Criminal underworld has radically changed in Gilligan’s years behind bars

John Gilligan became part of the criminal elite when he moved into the world of drugs

When John Gilligan takes his first steps of freedom this morning, he will be re-entering a society where the criminal underworld is very different to the one he once dominated.

It is a new world of ultra gun violence where his profile and reputation will not protect him as it once did. The Dubliner has been in prison for just over 17 years, with many newer gangs having committed between 10 and 15 gun murders apiece in the past decade alone; a body count unheard of in Gilligan’s heyday.

Gilligan is now 61 years old and how he would cope if he tried to carve out a niche for himself at the top end of organised drug trafficking is unknown.

His wife Geraldine still lives in a house beside the Jessbrook lands and showjumping arena near Johnstownbridge on the border between Kildare and Meath. They were trying to launch it as an international competitive facility at the time he was jailed pending trial for the murder of journalist Veronica Guerin and drug dealing.


He was cleared of the Sunday Independent journalist's murder but was jailed for 28 years for drug dealing; the longest ever sentence handed down by an Irish court for a drugs offence.

That sentence was subsequently reduced on appeal to 20 years.

The man who is believed to have fired the shots that killed Veronica Guerin, Patrick Eugene Holland, died in prison in the UK in 2009 after being jailed there for kidnapping. Paul "Hippo" Ward (49) was one of two men convicted of the murder but that was overturned on appeal. He became involved in a serious riot in jail pending that appeal and was jailed for 12 years for it, being released in 2005. He still lives in Dublin.

The only other man convicted of the murder was Brian Meehan, who is serving life for the crime. Gilligan's close friend and adviser John Traynor now lives in the UK while another gang member Peter "Fatso" Mitchell also appears to be living a quieter life in the Netherlands.

Gangland prison
Gilligan has spent his years in prison on the E1 landing of Portlaoise Prison where gangland criminals are housed. He has gotten to know a large number of serious criminals who passed through the landing during his time there, and having met his old gang mates in jail in the early 1990s it is not inconceivable that on release he will fall back on friendships made when in jail.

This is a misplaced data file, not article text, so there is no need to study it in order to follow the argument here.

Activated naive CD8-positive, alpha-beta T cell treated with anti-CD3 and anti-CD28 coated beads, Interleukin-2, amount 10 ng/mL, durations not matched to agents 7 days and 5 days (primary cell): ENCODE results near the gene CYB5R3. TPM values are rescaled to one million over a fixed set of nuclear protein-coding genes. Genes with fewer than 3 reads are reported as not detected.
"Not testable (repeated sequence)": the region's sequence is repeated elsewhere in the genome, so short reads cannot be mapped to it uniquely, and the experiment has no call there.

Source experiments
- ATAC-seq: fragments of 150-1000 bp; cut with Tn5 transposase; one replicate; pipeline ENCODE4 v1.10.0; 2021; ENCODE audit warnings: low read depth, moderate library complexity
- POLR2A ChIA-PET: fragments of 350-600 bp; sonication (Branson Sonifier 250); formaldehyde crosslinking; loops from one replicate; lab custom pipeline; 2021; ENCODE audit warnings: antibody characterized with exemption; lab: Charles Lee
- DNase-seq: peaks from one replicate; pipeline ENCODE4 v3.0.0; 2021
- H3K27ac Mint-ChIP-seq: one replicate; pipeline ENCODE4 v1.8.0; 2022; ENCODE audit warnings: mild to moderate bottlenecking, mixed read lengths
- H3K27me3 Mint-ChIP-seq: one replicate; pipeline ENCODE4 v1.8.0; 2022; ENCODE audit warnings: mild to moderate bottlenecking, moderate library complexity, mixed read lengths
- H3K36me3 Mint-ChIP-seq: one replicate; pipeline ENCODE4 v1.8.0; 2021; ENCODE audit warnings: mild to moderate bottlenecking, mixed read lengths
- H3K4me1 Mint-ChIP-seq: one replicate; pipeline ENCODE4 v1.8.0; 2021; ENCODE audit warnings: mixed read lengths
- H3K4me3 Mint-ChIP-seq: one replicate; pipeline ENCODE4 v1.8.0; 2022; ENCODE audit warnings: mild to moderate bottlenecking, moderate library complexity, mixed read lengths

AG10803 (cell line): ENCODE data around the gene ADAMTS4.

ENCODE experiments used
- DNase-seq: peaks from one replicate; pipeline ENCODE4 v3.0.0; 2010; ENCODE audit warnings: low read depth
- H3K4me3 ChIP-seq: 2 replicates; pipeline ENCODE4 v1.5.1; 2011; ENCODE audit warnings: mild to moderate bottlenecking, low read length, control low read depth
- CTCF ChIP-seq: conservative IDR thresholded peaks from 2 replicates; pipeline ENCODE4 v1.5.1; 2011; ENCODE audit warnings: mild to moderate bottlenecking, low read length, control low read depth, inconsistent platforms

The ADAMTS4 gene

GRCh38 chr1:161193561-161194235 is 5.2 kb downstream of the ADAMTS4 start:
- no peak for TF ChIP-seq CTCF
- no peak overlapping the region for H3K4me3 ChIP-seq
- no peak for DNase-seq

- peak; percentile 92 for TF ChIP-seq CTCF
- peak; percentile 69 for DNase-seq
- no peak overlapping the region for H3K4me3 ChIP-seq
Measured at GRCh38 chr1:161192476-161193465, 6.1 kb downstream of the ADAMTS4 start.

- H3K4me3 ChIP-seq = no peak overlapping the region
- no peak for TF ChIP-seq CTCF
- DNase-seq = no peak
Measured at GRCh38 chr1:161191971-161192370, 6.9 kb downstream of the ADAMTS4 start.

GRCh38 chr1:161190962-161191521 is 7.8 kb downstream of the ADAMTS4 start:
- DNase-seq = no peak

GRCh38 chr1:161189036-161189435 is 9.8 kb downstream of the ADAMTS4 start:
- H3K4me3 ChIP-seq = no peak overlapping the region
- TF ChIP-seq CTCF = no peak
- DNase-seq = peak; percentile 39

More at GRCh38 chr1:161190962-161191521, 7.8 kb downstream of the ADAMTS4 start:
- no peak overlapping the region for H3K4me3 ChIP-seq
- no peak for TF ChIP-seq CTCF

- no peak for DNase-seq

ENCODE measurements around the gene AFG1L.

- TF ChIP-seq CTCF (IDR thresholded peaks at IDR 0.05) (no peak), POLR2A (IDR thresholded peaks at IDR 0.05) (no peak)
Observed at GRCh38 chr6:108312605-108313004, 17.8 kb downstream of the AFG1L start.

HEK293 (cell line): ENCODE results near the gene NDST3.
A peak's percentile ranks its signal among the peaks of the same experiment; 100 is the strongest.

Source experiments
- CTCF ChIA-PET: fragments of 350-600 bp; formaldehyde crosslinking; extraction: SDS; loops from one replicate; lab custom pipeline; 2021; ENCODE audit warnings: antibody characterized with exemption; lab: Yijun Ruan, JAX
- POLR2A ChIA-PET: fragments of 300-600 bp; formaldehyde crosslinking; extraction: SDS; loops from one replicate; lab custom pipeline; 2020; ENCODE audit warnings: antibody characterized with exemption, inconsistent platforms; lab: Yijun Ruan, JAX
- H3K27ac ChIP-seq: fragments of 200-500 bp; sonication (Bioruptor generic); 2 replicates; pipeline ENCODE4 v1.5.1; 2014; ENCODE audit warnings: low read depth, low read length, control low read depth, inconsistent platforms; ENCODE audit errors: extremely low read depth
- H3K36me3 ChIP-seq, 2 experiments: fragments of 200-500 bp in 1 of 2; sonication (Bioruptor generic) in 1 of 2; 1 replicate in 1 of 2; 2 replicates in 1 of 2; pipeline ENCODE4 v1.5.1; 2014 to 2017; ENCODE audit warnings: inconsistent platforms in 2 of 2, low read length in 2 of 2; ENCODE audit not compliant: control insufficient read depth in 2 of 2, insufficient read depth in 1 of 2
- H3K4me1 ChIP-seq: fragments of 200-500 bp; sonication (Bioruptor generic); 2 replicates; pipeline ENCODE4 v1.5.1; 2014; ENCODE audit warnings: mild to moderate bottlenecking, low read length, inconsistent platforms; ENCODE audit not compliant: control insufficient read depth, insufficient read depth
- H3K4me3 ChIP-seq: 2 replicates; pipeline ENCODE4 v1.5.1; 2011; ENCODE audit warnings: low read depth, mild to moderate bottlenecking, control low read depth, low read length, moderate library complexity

“He will have made a few enemies in jail as well because he always tried to be a big personality and some of the young ones would eat him without salt on the outside,” was one prison source’s blunt appraisal of Gilligan’s situation now.

The Garda force, at least some of whom feared Gilligan in the 1990s, is also much better at investigating and prosecuting gangland figures and has more experience in protecting its members in the face of threats from gang leaders.

Nevertheless, many Garda sources believe he still has significant finances hidden away abroad. Others believe a lot of his money was lost when the criminals he trusted to manage it were targeted by the Criminal Assets Bureau, introduced as a direct response to the shooting of Veronica Guerin.

Gilligan was born on March 29th, 1952; the fifth of 11 siblings. He spent his formative years in Ballyfermot and briefly worked at sea for B&I with his father in the mid 1960s. When he married and became a father he lived briefly in the North Strand area of north inner city Dublin before the family was housed in a council house on the Corduff estate in Blanchardstown.

By the 1970s he had abandoned any effort to make an honest living and was mixing with up-and-coming criminals such as the Dunne family, Martin “The General” Cahill and Martin “The Viper” Foley.

He specialised in crimes such as raids on bookmaker shops, hijacking trucks carrying valuable cargoes and robbing containers of their contents in Dublin docks.

In November 1993 he had just been set free on completion of a jail term for handling stolen property.

To that point, Gilligan’s criminal enterprises had developed to centre around robbing commercial premises, clearing them out and selling whatever the raids yielded. It was an unsophisticated enterprise in a country with only a fledgling drugs trade and one that earned him the nickname “Factory John”.

However, in 1993 he set about building a drugs empire that he hoped would make him rich and bring to his life the social mobility that he craved. He was to use the spoils of
his drug dealing to buy his way into the world of equestrian sport.

Biggest gang
Within three years he had built the biggest drugs gang the country had ever seen.

Veronica Guerin inquired doggedly into his affairs as he became wealthier. He physically assaulted her and he was set to stand trial for that crime. She was set to appear as a witness.

The public revulsion at the time of her murder in June 1996 led to the biggest Garda assault on organised crime ever seen, with Gilligan’s gang the key targets.

He fled the country in the aftermath of the killing, spending time in a number of countries including the Netherlands, but was extradited and held in jails for six years before his conviction for the drugs offence.

Despite the fact that his time in prison was lengthened by short terms for crimes committed in jail, his sentence has been served and he was due to walk free from Portlaoise Prison this morning.

Conor Lally

Conor Lally

Conor Lally is Security and Crime Editor of The Irish Times